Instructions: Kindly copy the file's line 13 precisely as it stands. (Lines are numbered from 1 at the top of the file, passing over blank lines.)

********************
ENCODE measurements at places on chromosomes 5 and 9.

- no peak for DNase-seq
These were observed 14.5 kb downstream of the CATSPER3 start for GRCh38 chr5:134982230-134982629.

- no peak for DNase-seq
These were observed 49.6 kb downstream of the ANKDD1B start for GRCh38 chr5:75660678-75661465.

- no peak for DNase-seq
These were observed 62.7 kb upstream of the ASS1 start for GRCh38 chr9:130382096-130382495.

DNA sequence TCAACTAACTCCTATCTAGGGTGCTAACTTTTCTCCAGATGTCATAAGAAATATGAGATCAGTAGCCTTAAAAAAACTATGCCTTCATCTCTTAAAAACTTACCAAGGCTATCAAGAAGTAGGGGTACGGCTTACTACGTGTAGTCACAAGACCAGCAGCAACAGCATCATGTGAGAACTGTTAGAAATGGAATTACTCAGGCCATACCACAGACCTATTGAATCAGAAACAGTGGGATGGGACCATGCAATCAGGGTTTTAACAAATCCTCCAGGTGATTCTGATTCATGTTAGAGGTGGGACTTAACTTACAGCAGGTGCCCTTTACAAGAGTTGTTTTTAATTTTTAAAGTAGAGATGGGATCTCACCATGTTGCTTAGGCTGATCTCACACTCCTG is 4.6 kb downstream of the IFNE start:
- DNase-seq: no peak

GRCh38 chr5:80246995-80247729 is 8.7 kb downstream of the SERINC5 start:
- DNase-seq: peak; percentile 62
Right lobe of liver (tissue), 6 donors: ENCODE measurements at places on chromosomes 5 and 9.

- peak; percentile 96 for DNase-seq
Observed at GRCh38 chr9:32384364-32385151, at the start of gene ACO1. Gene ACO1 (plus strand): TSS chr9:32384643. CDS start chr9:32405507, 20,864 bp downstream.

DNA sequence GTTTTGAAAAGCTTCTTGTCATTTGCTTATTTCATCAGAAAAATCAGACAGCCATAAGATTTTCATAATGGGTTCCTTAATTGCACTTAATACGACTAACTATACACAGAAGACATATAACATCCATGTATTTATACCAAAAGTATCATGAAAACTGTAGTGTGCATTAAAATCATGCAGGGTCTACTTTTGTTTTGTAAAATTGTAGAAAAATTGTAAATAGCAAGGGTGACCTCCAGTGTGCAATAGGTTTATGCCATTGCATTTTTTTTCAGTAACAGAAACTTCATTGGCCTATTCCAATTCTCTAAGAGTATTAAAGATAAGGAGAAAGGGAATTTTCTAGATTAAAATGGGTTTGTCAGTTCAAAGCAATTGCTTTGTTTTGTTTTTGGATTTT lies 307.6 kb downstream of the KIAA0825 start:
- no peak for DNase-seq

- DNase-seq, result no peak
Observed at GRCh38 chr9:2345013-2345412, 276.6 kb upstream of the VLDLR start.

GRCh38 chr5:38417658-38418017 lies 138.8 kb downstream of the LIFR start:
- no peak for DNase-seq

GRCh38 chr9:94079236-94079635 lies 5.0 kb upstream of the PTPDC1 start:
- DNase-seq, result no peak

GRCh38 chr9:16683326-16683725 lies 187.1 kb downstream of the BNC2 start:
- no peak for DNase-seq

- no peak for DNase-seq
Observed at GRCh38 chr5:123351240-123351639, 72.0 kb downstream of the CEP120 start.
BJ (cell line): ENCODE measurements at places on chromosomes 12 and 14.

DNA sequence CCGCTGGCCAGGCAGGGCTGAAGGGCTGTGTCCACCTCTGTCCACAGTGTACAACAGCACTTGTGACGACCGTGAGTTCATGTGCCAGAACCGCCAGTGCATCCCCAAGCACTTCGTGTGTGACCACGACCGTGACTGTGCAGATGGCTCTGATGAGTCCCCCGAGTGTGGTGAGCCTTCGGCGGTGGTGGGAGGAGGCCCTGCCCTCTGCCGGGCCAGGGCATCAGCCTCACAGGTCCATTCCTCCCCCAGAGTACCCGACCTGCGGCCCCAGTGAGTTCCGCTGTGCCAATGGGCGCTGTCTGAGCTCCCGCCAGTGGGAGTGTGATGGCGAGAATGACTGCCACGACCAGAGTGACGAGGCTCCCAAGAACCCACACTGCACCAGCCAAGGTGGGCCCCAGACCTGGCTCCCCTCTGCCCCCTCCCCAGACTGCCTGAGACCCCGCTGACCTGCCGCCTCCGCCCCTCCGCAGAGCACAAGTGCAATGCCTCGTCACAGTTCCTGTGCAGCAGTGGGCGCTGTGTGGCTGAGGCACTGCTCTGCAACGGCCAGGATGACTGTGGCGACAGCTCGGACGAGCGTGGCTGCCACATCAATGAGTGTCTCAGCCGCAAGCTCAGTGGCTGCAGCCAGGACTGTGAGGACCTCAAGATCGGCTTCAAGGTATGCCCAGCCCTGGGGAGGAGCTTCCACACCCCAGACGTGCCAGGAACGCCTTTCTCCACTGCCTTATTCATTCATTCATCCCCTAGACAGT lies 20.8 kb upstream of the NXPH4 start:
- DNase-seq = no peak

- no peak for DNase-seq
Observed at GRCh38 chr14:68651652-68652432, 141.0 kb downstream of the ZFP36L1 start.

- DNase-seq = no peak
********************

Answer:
- peak; percentile 96 for DNase-seq